Those who came to Le Bourget hoping that Boeing would tip its hand on its future single-aisle plans left disappointed. The company did not announce a successor to the 737NG, leading to frustration among some market players. While Airbus raked in the orders for its A320neo, International Lease Finance Corp CEO Henri Courpron said at the show that Boeing needs to “get on with it,” if it is to compete with the Toulouse-based airframer. He felt the windfall of Airbus orders could be just the prod Boeing requires to finalize its plans. Courpron suggested that the manufacturer need only find a 5- or 6-percent improvement in the economics of its 737-800 to keep it in the picture while it continues to ponder an all-new replacement.
Boeing meanwhile in a pre-show press briefing said it would not be rushed to a decision regardless of any early success the A320neo might achieve. “We don’t have a decision date at the end of the year,” said Nicole Piasecki, vice president of business development at Boeing Commercial Aircraft, which has a backlog of more than 2,000 jets. “We will decide when we are ready. These are big, big decisions with lots of implications that we are approaching deliberately.” Piasecki stated that the 737-800 in its present state already offers a 2-percent better operating cost per seat than the A320neo promises to deliver when it enters service in 2015.
Though the two major players raked in the orders, the smaller fish fed well too. Bombardier received further validation of its developing C Series program. An undisclosed airline, identified only as a “major network carrier,” placed a firm order for 10 CS100s, with options for another six of the 110- to 125-seat twinjets, a deal that could eventually be worth $1.1 billion. According to Bombardier, it was the third firm order for the aircraft in June, bringing the total C Series aircraft (CS100 and CS300) order book to 113, spread among six customers. The Canadian airframer also received a letter of intent for 30 CS300’s from Korean Air.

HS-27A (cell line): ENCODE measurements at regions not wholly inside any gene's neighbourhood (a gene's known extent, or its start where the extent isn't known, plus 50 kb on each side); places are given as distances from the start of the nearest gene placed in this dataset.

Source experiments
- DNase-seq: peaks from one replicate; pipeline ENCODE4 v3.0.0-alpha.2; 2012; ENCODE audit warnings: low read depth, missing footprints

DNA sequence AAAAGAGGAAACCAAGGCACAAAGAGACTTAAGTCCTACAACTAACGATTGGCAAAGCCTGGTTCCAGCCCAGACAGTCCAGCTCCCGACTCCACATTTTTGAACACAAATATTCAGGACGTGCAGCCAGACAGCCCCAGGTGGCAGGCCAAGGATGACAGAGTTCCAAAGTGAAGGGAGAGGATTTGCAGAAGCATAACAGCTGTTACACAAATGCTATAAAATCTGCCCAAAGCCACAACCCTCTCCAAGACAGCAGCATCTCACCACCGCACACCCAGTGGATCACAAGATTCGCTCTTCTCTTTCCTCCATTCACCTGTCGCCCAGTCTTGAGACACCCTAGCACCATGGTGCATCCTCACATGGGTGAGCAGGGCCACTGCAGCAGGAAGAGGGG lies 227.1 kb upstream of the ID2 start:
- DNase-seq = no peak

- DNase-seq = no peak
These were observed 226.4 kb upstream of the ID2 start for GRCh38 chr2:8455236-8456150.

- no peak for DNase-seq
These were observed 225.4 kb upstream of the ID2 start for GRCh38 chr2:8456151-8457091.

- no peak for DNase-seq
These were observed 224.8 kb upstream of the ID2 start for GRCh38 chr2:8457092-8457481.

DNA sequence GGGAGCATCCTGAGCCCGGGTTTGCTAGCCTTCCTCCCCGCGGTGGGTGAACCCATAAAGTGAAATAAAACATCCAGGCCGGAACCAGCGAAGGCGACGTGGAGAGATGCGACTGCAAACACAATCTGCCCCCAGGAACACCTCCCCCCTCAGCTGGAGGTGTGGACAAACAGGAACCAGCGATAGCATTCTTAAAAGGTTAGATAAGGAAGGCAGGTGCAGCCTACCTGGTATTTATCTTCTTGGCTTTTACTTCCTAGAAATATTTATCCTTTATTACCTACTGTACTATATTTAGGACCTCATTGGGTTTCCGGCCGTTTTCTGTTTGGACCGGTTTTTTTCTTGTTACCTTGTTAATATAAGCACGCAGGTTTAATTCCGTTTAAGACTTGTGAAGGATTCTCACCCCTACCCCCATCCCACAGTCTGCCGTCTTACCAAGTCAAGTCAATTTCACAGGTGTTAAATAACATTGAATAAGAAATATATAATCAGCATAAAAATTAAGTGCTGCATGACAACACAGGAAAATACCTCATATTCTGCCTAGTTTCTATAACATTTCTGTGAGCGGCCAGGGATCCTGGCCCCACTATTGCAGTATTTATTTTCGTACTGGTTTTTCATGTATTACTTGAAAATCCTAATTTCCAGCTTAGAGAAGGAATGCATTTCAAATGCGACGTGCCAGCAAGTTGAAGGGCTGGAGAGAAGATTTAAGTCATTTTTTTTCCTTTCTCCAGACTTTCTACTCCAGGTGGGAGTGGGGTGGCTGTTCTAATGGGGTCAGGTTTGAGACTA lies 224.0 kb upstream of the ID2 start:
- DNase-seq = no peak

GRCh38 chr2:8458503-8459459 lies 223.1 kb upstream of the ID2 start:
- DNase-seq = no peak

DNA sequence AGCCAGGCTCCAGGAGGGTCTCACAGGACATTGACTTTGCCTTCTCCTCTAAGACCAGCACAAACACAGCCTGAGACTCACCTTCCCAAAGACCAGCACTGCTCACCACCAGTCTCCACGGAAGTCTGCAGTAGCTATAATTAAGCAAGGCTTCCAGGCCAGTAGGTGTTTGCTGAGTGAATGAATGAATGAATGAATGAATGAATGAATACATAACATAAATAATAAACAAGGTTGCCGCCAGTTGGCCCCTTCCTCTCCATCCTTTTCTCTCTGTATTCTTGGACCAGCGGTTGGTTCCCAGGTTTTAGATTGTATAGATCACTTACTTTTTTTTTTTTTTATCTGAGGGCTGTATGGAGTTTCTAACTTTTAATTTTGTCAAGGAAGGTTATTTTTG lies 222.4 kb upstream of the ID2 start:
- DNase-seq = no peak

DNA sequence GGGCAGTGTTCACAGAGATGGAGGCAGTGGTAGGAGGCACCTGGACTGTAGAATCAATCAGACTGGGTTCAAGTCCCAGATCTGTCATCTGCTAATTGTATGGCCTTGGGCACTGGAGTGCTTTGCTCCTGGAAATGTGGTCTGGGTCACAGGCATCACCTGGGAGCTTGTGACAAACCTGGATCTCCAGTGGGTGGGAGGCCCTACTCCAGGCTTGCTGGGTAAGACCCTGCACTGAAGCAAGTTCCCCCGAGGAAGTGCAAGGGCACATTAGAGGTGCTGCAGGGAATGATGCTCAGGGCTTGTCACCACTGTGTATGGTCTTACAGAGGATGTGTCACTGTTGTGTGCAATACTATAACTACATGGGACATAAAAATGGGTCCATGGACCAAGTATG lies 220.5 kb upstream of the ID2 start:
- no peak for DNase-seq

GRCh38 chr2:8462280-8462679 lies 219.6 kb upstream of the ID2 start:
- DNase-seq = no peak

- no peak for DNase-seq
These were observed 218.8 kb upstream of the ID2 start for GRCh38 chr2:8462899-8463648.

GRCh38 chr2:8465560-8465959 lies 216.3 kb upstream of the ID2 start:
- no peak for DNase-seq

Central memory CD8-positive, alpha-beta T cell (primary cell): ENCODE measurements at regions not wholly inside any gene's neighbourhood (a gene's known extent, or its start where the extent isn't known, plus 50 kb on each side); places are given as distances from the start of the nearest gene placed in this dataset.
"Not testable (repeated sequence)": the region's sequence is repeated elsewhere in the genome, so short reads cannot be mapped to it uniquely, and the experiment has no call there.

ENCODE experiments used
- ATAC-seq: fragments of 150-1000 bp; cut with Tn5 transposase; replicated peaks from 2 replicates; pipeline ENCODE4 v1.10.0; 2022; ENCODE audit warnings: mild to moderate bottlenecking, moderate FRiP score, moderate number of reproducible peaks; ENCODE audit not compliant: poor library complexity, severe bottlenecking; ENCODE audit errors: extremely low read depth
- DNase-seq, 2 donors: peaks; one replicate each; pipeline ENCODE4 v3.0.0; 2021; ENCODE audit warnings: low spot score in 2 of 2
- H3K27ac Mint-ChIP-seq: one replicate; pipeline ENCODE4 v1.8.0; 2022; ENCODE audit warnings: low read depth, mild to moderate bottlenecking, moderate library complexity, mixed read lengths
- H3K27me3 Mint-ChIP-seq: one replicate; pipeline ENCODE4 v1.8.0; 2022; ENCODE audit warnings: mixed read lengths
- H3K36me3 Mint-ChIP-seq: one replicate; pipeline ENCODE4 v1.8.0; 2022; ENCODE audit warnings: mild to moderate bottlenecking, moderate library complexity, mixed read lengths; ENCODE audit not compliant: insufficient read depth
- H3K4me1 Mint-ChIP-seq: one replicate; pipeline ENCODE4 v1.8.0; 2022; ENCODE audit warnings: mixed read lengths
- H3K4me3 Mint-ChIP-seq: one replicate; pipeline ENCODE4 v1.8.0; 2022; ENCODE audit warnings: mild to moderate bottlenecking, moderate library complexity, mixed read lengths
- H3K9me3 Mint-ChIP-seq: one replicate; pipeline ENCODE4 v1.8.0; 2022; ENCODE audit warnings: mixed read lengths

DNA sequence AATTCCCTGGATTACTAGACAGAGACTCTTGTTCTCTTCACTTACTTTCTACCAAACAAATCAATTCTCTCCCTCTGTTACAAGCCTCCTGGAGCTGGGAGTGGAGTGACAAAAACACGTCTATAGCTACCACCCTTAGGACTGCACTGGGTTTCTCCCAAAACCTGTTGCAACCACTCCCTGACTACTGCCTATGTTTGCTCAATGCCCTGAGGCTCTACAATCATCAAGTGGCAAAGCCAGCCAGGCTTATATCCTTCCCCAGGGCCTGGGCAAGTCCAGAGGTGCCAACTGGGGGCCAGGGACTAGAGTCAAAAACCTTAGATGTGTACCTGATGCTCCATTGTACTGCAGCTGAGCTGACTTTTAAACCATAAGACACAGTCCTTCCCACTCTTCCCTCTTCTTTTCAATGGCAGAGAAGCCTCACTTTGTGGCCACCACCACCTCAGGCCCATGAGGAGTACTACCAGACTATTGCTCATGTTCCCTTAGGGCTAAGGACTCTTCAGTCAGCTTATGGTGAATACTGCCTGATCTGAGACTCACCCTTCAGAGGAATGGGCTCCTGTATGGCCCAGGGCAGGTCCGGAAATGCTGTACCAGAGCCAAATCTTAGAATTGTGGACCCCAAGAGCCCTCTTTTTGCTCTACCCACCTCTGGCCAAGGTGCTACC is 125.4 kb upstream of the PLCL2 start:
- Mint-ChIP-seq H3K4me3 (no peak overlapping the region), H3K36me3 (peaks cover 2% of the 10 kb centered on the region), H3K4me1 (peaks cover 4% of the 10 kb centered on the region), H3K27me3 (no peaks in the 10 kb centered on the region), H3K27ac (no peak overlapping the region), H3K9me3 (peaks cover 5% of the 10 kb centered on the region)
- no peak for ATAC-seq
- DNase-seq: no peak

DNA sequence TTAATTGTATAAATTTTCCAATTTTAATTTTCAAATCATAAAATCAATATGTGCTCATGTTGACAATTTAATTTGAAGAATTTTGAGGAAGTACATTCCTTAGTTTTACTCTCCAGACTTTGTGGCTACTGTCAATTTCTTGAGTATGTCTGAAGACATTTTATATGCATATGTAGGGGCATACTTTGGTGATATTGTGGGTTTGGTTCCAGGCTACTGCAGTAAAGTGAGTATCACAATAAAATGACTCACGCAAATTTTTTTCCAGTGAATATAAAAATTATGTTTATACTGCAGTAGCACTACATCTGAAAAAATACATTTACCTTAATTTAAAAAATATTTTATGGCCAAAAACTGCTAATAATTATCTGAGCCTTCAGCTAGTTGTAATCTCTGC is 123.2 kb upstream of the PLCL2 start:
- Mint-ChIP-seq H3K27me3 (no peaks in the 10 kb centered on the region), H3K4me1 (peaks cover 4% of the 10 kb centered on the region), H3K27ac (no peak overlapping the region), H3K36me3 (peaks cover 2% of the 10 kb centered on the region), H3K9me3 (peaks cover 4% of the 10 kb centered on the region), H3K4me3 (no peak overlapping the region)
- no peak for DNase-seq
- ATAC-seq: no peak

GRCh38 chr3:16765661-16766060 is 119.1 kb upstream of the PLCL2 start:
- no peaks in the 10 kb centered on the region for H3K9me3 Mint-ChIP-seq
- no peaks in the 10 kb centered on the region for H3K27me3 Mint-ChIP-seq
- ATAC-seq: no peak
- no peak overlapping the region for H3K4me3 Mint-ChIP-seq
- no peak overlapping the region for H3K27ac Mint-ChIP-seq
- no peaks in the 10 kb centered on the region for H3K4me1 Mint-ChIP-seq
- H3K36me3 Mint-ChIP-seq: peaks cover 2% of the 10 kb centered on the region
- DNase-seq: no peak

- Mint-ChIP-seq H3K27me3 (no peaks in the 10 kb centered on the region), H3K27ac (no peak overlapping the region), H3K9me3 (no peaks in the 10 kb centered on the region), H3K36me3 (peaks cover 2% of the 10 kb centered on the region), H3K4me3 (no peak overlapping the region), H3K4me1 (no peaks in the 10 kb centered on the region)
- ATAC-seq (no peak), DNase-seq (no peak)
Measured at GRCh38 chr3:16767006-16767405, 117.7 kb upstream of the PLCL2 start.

While the show was taking place, on the other side of the Atlantic Pratt & Whitney carried out the first flight test of the PW1500G geared turbofan engine that will eventually power the aircraft. Also at the show, Rockwell Collins held the official unveiling of the new jet’s Pro Line Fusion flight deck at Bombardier’s C Series pavilion. “This flight deck for the future offers enhanced pilot awareness, increased simplicity, paperless operation and reduced pilot training time,” said Robert Dewar,